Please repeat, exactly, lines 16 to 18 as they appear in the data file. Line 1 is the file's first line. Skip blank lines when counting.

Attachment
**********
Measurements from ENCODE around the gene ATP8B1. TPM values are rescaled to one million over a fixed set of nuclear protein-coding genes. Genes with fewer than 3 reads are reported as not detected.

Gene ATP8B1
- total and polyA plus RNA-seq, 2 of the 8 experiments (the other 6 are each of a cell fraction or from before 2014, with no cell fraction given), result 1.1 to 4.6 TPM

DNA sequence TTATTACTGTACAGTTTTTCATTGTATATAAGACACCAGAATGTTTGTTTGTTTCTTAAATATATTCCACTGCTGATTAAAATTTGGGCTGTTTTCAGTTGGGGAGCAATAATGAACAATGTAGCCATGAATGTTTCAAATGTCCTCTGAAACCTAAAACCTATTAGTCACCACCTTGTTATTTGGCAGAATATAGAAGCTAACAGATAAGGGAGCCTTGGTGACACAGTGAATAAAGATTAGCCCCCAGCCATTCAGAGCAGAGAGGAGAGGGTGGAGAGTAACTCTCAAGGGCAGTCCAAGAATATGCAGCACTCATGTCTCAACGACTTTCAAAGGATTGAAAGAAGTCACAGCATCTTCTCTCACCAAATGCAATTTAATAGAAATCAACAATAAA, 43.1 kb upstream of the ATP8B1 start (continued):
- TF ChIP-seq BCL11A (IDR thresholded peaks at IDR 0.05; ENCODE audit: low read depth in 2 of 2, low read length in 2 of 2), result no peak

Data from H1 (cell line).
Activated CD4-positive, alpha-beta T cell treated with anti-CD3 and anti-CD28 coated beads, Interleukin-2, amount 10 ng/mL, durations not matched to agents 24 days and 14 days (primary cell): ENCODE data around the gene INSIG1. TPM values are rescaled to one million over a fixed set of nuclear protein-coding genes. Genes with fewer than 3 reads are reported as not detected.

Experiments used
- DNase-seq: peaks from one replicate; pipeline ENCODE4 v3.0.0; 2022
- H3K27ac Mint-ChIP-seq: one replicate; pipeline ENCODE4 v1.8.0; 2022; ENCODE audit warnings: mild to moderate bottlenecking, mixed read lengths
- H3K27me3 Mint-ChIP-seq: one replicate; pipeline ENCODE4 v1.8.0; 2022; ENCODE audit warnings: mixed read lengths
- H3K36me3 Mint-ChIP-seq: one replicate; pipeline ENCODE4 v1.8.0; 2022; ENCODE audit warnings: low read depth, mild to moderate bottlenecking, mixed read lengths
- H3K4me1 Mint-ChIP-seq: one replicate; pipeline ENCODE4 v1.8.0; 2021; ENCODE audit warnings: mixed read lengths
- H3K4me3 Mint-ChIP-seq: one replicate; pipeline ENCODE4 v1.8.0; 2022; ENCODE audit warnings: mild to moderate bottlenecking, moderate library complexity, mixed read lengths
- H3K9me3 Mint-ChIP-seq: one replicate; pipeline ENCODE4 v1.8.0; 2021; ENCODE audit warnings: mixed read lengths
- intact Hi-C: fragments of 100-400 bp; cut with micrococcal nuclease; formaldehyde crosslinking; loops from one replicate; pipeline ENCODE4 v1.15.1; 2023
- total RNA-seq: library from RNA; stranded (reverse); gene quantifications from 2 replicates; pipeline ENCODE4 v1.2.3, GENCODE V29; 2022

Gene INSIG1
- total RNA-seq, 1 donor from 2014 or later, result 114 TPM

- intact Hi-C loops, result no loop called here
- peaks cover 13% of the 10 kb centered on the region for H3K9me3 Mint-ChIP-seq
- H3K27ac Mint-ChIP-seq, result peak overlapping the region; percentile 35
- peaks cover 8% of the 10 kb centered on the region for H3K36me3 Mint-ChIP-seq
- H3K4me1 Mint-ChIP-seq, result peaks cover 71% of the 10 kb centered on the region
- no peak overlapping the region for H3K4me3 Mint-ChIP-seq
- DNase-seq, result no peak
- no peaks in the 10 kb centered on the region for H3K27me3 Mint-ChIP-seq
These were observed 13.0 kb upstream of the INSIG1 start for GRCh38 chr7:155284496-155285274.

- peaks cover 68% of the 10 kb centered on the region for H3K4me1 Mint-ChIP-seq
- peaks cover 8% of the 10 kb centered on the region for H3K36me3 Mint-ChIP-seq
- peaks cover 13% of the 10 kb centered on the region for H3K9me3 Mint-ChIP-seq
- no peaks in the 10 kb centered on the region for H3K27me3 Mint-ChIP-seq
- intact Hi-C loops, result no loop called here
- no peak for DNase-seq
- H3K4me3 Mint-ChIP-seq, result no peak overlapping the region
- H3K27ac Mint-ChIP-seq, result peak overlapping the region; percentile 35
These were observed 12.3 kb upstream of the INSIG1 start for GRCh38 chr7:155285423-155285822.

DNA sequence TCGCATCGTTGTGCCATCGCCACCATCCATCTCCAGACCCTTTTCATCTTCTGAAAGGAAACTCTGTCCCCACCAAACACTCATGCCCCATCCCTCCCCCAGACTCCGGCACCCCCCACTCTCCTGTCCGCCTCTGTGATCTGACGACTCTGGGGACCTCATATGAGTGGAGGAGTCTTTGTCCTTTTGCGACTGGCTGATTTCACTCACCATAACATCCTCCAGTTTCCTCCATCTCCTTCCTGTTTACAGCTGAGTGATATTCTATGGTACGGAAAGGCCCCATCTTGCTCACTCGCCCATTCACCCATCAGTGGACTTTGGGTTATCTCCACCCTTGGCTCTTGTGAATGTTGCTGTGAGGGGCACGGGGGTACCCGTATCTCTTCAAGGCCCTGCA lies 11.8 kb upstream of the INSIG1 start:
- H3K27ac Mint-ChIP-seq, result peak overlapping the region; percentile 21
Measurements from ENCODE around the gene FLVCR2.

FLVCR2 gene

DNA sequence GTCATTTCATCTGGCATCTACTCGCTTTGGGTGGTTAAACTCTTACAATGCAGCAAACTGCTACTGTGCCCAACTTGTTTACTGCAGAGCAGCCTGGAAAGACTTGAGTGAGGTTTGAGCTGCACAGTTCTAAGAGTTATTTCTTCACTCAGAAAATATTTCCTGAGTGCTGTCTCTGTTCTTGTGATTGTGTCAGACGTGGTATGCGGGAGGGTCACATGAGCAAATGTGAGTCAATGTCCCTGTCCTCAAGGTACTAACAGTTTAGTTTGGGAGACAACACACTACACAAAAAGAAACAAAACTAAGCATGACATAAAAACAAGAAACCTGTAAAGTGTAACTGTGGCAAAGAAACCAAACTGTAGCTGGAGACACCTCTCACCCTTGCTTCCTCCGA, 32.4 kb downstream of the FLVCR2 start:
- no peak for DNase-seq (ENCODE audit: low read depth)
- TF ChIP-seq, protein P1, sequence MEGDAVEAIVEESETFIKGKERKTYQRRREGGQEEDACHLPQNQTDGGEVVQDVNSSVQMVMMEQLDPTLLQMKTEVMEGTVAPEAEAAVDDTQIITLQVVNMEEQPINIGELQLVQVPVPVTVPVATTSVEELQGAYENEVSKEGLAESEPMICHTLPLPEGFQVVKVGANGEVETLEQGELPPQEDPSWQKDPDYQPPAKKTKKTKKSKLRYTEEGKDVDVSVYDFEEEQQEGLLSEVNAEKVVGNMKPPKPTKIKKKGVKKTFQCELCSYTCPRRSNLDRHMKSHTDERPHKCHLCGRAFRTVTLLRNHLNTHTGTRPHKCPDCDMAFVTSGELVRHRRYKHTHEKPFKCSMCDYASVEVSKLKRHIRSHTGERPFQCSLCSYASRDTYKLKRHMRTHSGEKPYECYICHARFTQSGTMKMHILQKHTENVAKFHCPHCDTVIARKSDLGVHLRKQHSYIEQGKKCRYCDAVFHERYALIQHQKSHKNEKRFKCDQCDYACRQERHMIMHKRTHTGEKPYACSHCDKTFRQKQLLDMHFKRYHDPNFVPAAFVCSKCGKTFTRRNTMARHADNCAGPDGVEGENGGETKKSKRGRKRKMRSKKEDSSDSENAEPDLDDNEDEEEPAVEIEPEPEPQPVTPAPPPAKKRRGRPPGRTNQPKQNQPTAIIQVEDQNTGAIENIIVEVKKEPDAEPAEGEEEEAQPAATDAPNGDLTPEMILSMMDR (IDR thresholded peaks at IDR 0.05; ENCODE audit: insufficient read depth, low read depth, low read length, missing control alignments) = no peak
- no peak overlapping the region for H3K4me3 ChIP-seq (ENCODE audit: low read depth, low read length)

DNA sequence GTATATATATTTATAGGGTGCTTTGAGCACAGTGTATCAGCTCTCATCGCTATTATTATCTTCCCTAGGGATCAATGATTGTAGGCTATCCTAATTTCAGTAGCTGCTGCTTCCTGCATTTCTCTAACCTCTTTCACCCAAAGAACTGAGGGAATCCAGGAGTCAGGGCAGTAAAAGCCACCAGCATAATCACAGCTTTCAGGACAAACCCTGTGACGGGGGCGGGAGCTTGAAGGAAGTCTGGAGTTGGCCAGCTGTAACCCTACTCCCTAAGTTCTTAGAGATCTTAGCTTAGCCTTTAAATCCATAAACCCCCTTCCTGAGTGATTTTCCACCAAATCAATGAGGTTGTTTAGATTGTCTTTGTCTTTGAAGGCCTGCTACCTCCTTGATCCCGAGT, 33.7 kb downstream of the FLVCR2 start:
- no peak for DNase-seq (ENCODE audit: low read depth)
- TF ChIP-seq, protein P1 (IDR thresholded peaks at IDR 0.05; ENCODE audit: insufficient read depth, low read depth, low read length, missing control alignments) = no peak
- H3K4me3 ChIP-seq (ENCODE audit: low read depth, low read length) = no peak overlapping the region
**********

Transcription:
- intact Hi-C: fragments of 100-400 bp; cut with micrococcal nuclease; formaldehyde crosslinking; loops from one replicate; pipeline ENCODE4 v1.15.1; 2023
- total RNA-seq: library from RNA; stranded (reverse); gene quantifications from 2 replicates; pipeline ENCODE4 v1.2.3, GENCODE V29; 2022

Gene INSIG1